ConsensusPathDB is a database system for the integration of human functional interactions. Current knowledge of these interactions is dispersed in more than 200 databases, each having a specific focus and data format. ConsensusPathDB currently integrates the content of 12 different interaction databases with heterogeneous foci comprising a total of 26 133 distinct physical entities and 74 289 distinct functional interactions (protein–protein interactions, biochemical reactions, gene regulatory interactions), and covering 1738 pathways. We describe the database schema and the methods used for data integration. Furthermore, we describe the functionality of the ConsensusPathDB web interface, where users can search and visualize interaction networks, upload, modify and expand networks in BioPAX, SBML or PSI-MI format, or carry out over-representation analysis with uploaded identifier lists with respect to substructures derived from the integrated interaction network. The ConsensusPathDB database is available at: http://cpdb.molgen.mpg.de
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                Author and article information

                Journal
                Sci Rep
                Sci Rep
                Scientific Reports
                Nature Publishing Group
                2045-2322
                06 September 2016
                2016
                : 6
                Affiliations
                [1 ]Department of Epidemiology, Richard M. Fairbanks School of Public Health, Indiana University , Indianapolis, IN, USA
                [2 ]Department of Medical and Molecular Genetics, Indiana University School of Medicine , Indianapolis, IN, USA
                [3 ]Department of Epidemiology and Biostatistics, Tianjin Medical University Cancer Hospital and Institute, National Clinical Research Center for Cancer, Tianjin & Key Laboratory of Cancer Prevention and Therapy , Tianjin, China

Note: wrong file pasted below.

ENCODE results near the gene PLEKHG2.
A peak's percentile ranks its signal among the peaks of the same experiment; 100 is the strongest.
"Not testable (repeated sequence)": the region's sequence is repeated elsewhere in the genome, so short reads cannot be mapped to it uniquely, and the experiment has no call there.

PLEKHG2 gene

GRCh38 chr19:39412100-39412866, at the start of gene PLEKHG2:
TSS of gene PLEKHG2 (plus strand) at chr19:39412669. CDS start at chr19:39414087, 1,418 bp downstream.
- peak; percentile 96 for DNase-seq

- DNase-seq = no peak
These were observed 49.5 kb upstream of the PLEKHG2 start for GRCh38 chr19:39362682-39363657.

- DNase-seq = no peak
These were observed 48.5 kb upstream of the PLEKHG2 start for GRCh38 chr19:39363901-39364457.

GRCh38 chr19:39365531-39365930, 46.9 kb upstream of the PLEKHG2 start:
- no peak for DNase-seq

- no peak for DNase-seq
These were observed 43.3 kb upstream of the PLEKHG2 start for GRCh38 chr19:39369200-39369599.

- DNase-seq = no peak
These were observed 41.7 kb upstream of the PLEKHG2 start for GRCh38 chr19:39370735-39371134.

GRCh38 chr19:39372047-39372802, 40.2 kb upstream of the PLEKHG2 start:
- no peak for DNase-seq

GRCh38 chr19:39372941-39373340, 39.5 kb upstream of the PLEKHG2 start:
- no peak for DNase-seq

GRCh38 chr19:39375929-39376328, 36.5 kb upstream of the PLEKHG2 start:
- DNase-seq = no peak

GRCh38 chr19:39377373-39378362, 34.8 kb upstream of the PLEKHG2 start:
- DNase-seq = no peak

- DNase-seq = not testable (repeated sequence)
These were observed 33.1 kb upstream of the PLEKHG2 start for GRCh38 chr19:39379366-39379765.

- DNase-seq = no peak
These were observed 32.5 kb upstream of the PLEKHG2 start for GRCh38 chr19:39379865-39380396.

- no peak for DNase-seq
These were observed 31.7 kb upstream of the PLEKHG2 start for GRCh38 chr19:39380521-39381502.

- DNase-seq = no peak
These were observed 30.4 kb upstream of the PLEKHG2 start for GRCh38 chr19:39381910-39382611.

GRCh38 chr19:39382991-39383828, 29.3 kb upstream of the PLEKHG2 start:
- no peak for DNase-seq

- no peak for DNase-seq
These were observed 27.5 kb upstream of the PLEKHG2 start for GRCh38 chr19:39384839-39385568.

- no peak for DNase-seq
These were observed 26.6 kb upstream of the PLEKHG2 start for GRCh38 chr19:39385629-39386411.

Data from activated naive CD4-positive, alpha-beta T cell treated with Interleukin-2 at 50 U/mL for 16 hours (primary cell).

[4 ]Channing Division of Network Medicine, Department of Medicine, Brigham and Women's Hospital, and Harvard Medical School , Boston, MA, USA
                [5 ]Indiana University Melvin and Bren Simon Cancer Center , Indianapolis, IN, USA
                [6 ]Spinal Cord and Brain Injury Research Group, Department of Neurosurgery, Stark Neuroscience Research Institute, Indiana University , Indianapolis, IN, USA
                [7 ]Susan G. Komen Tissue Bank at the Indiana University Melvin and Bren Simon Cancer Center , Indianapolis, IN, USA
                [8 ]Center for Computational Biology and Bioinformatics, Indiana University , Indianapolis, IN 46202, USA
                Author notes
                [*]

                These authors contributed equally to this work.

                Article
                srep32731
                10.1038/srep32731
                5011741
                27597120
                Copyright © 2016, The Author(s)

                This work is licensed under a Creative Commons Attribution 4.0 International License. The images or other third party material in this article are included in the article’s Creative Commons license, unless indicated otherwise in the credit line; if the material is not included under the Creative Commons license, users will need to obtain permission from the license holder to reproduce the material. To view a copy of this license, visit http://creativecommons.org/licenses/by/4.0/